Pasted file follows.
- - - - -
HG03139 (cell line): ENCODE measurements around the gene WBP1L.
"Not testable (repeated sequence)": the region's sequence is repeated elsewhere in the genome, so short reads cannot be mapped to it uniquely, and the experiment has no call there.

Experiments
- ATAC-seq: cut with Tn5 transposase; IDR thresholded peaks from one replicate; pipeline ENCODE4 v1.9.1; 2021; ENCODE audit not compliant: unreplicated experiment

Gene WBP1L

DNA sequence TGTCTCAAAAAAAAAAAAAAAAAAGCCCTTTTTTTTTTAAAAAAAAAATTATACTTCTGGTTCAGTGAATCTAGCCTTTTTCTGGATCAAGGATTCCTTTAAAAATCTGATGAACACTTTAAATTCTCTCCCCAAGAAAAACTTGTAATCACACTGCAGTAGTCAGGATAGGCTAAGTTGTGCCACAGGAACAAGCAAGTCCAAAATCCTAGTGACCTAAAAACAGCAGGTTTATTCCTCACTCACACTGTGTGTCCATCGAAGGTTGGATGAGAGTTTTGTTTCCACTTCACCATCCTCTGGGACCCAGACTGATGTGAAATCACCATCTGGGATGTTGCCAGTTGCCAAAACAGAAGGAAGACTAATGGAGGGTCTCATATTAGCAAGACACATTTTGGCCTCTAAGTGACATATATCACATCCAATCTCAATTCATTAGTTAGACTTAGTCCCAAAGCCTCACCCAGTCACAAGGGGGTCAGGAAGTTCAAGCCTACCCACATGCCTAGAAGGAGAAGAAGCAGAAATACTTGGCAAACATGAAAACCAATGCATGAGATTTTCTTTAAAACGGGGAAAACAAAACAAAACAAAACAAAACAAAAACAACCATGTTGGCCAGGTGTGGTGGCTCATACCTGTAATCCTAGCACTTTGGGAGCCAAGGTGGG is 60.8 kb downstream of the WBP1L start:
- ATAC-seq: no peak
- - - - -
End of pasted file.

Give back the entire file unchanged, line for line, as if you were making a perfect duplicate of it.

HG03139 (cell line): ENCODE measurements around the gene WBP1L.
"Not testable (repeated sequence)": the region's sequence is repeated elsewhere in the genome, so short reads cannot be mapped to it uniquely, and the experiment has no call there.

Experiments
- ATAC-seq: cut with Tn5 transposase; IDR thresholded peaks from one replicate; pipeline ENCODE4 v1.9.1; 2021; ENCODE audit not compliant: unreplicated experiment

Gene WBP1L

DNA sequence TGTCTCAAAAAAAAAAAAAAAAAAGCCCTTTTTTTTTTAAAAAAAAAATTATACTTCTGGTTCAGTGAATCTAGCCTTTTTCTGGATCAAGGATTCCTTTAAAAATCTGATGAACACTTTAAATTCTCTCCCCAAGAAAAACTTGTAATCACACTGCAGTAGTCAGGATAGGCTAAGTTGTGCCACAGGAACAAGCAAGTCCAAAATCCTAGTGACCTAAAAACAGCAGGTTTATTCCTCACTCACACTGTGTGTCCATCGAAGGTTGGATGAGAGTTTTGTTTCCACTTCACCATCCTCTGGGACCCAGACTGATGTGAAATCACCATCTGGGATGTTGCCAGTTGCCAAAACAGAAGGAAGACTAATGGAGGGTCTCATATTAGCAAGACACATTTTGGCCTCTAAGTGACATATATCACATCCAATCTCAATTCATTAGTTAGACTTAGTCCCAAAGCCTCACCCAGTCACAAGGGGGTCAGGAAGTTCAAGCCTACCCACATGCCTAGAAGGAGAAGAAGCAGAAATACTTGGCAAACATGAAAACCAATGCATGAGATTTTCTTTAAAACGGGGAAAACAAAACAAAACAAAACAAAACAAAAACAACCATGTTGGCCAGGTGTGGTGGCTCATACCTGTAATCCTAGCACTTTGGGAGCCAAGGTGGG is 60.8 kb downstream of the WBP1L start:
- ATAC-seq: no peak